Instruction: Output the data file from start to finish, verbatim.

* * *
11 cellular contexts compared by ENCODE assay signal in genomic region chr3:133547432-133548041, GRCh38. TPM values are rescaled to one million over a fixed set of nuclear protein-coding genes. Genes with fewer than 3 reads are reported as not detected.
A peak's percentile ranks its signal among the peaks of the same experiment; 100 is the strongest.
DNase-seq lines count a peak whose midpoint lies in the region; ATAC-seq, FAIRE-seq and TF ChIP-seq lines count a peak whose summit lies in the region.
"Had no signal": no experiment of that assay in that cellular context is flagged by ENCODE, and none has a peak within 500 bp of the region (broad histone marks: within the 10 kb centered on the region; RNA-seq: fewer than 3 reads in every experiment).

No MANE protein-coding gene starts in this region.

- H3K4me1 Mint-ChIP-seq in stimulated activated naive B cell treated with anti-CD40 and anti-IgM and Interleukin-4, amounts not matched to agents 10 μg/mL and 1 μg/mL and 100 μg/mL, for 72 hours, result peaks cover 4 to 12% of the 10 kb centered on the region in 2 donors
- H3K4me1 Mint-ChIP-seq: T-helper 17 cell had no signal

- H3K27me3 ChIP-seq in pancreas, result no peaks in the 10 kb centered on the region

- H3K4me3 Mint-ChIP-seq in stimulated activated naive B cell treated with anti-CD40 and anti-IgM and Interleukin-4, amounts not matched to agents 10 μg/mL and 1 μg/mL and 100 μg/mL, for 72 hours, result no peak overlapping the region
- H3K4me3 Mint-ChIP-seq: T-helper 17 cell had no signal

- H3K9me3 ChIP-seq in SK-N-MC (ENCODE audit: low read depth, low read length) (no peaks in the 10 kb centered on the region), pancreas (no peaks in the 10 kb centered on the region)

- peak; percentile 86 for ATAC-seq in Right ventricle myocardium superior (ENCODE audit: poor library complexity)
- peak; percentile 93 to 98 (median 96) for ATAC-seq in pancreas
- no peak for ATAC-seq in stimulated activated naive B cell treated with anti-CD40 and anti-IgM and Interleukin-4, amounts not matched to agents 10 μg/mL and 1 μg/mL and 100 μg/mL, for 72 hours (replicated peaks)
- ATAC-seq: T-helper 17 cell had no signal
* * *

11 cellular contexts compared by ENCODE assay signal in genomic region chr3:133547432-133548041, GRCh38. TPM values are rescaled to one million over a fixed set of nuclear protein-coding genes. Genes with fewer than 3 reads are reported as not detected.
A peak's percentile ranks its signal among the peaks of the same experiment; 100 is the strongest.
DNase-seq lines count a peak whose midpoint lies in the region; ATAC-seq, FAIRE-seq and TF ChIP-seq lines count a peak whose summit lies in the region.
"Had no signal": no experiment of that assay in that cellular context is flagged by ENCODE, and none has a peak within 500 bp of the region (broad histone marks: within the 10 kb centered on the region; RNA-seq: fewer than 3 reads in every experiment).

No MANE protein-coding gene starts in this region.

- H3K4me1 Mint-ChIP-seq in stimulated activated naive B cell treated with anti-CD40 and anti-IgM and Interleukin-4, amounts not matched to agents 10 μg/mL and 1 μg/mL and 100 μg/mL, for 72 hours, result peaks cover 4 to 12% of the 10 kb centered on the region in 2 donors
- H3K4me1 Mint-ChIP-seq: T-helper 17 cell had no signal

- H3K27me3 ChIP-seq in pancreas, result no peaks in the 10 kb centered on the region

- H3K4me3 Mint-ChIP-seq in stimulated activated naive B cell treated with anti-CD40 and anti-IgM and Interleukin-4, amounts not matched to agents 10 μg/mL and 1 μg/mL and 100 μg/mL, for 72 hours, result no peak overlapping the region
- H3K4me3 Mint-ChIP-seq: T-helper 17 cell had no signal

- H3K9me3 ChIP-seq in SK-N-MC (ENCODE audit: low read depth, low read length) (no peaks in the 10 kb centered on the region), pancreas (no peaks in the 10 kb centered on the region)

- peak; percentile 86 for ATAC-seq in Right ventricle myocardium superior (ENCODE audit: poor library complexity)
- peak; percentile 93 to 98 (median 96) for ATAC-seq in pancreas
- no peak for ATAC-seq in stimulated activated naive B cell treated with anti-CD40 and anti-IgM and Interleukin-4, amounts not matched to agents 10 μg/mL and 1 μg/mL and 100 μg/mL, for 72 hours (replicated peaks)
- ATAC-seq: T-helper 17 cell had no signal